Exiled Writers living in Britain - festival
Tomorrow in London is a literary festival celebrating the work of exiled writers - people who have fled their homelands due to persecution for what they write, for campaigning for human rights, for their political beliefs etc.
Many are Muslims from all over the world: http://exiledwriters.co.uk/writers.shtml
A collection of poetry and prose by exiled writers, plus magazines: http://exiledwriters.co.uk/publ.shtml
Exiled Writers Ink Literary Festival - 30 June 2007:
Stanhope House, Stanhope Place, W2
7pm, £5 / £3 members
Exiled Writers Ink, by Rebecca Taylor
(article from 'Time Out' magazine, July 2001)
The list of countries from which the group's members have come reads like a roll call of twentieth century political hotspots such as Iran, Somalia, and Chile. Most members were once published writers, academics and journalists but have been unable to pick up their careers in the UK...
While most refugees who arrive in the UK suffer from feelings of marginalisation, for writers, who have made communication their stock-in-trade, the experience is doubly isolating. Many of them enter the country unable to communicate in English, and few have the contacts or resources for publishing their work...
Such opportunities are crucial for writers who are seeking to find a new audience, but they also pose a problem for many artists unwilling to be labelled by the term 'refugee.' "The term 'refugee writing,' has some negative overtones that imply victimhood," says Ghias Aljundi, a writer from Syria, who arrived in Britain two years ago.
Aljundi was imprisoned and tortured in a Damascan jail for five years following his work for a Syrian human rights magazine. His right hand was severely damaged as a result of the torture and although he can use his left hand for writing it is difficult to type his work. Following an operation on his hand in May he hopes to regain use of his limb. "I'm trying to be a normal human being. I'm not just a refugee. I'm trying to build a life here," he says.
Contrary to popular opinion, according to a recent Refugee Council survey, an exceptionally large proportion of asylum seekers entering the UK are highly qualified, many with degrees and post graduate and professional qualifications. More than 90 percent speak two languages. In fact, the skills levels of many refugees far exceed that of the general British population.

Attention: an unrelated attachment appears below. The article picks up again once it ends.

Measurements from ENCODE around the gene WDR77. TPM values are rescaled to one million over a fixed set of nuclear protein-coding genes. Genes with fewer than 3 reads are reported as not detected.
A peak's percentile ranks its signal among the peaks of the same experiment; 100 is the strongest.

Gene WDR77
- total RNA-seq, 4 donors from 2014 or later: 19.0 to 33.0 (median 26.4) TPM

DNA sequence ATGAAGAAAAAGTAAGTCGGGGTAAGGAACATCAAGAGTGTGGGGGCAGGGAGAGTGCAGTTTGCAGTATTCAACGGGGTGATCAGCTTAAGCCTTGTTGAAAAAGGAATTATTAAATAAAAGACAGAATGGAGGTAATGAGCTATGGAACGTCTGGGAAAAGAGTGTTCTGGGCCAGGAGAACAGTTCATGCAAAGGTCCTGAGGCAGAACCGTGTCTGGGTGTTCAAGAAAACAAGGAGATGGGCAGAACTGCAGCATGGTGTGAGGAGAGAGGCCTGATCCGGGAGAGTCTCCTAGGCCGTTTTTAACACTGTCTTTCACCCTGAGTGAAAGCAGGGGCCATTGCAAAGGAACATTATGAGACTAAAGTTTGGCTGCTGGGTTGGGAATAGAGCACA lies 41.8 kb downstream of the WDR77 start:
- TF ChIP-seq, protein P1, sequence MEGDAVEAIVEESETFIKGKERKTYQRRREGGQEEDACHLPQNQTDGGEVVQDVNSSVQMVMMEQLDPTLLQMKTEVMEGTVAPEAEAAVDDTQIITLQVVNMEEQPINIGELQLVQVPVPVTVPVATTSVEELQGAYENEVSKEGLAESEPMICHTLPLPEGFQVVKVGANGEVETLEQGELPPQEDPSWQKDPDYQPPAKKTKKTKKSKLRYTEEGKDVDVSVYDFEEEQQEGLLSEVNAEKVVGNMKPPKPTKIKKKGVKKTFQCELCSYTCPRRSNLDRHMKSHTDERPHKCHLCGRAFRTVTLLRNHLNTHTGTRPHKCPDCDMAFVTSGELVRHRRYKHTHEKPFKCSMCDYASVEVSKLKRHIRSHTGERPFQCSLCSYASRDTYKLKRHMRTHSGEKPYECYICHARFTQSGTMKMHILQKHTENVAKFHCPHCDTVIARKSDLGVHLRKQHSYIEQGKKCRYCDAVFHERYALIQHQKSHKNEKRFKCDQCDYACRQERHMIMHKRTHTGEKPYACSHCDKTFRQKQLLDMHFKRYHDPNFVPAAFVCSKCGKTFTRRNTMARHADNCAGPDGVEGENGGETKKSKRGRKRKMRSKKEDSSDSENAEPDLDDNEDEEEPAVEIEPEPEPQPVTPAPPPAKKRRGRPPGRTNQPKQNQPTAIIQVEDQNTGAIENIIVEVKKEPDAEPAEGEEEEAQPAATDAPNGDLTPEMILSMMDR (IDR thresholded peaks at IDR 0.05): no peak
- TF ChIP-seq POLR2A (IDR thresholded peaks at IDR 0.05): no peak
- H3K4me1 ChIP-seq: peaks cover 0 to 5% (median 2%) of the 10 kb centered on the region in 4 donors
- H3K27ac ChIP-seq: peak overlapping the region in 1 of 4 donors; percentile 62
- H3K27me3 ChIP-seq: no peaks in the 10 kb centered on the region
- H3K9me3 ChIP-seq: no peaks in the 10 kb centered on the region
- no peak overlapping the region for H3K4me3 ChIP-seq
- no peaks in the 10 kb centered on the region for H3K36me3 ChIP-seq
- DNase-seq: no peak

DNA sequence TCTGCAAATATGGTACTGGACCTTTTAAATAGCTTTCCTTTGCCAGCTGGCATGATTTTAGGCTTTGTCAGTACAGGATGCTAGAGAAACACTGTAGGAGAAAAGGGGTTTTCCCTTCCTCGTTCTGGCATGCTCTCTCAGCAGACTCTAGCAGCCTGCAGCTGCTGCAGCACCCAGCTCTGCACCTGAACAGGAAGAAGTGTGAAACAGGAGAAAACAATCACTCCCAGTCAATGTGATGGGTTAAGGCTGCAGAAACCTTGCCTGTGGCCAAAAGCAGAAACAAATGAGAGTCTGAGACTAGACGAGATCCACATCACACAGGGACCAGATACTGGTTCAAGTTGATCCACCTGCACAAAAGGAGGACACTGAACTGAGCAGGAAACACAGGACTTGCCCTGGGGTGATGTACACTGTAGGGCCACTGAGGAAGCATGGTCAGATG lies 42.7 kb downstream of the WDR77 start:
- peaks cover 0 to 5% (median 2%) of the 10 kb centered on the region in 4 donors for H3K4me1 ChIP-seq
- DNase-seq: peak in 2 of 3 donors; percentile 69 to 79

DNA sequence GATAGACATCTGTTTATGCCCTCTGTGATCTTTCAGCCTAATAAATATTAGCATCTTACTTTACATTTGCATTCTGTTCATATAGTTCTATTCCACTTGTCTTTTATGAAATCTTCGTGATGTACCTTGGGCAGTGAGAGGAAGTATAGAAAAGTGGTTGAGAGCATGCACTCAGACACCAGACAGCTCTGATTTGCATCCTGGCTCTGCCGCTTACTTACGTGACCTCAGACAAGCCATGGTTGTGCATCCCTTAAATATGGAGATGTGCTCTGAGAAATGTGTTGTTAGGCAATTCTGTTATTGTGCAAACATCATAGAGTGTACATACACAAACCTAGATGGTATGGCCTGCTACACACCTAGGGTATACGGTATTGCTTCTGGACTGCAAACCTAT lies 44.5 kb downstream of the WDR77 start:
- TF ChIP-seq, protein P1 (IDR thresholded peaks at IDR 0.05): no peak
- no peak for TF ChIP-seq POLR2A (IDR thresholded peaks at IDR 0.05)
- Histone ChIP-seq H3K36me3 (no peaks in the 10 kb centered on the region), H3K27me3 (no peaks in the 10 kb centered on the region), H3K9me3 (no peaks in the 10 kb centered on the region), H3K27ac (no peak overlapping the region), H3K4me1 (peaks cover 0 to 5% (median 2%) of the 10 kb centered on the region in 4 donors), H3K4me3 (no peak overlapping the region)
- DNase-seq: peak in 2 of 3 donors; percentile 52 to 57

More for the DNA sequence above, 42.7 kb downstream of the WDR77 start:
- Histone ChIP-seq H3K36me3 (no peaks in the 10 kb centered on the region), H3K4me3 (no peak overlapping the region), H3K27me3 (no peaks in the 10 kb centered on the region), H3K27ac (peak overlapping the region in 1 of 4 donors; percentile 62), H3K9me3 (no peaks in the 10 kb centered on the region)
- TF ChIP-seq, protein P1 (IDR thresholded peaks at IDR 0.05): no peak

Despite this, refugees face huge difficulties finding jobs. Langer says that in her experience, employers regard them with suspicion, particularly as few can provide them with references. "I remember the case of a respected Bosnian gynaecologist, who was forced to embark on a catering course after months of being turned down for jobs in the medical profession."
In fact there are thousands of refugee doctors, nurses and teachers desperate to contribute to our public services. There are others who would make valuable contributions to the private sector and business, yet they cannot access training courses, gain work experience or get their qualifications recognised.
"It's not just the lack of opportunities that are disheartening, but the inability to break through people's conceptions of what being a refugee is," says poet Amna Dumpor, who left Bosnia eight years ago. Before the war she was a radio presenter. Now she works for the mail order section of a London interiors store. "People don't realize the feelings of inferiority we experience," she says, "In Bosnia I could get good work easily, I had security and a good lifestyle, but here I was reduced to living off social security. It's so humiliating. You want to shake people and tell them that you have good qualifications and a good background and remind them you are a human being."
According to a recent Council of Europe survey of prejudice across the continent, racism against asylum seekers is "particularly acute" in Britain. The report specifically criticises the British media and government for xenophobic and intolerant attitudes.
Inflammatory statements from various MPs in the run up to the recent general election did little to alleviate the problem, peddling the image of asylum seekers as a financial drain rather than people who can contribute a new culture, language and perspective to our society. It seems clear that until we appreciate and cultivate this contribution, our idea of Britain as a tolerant and democratic nation will continue to look like a sham.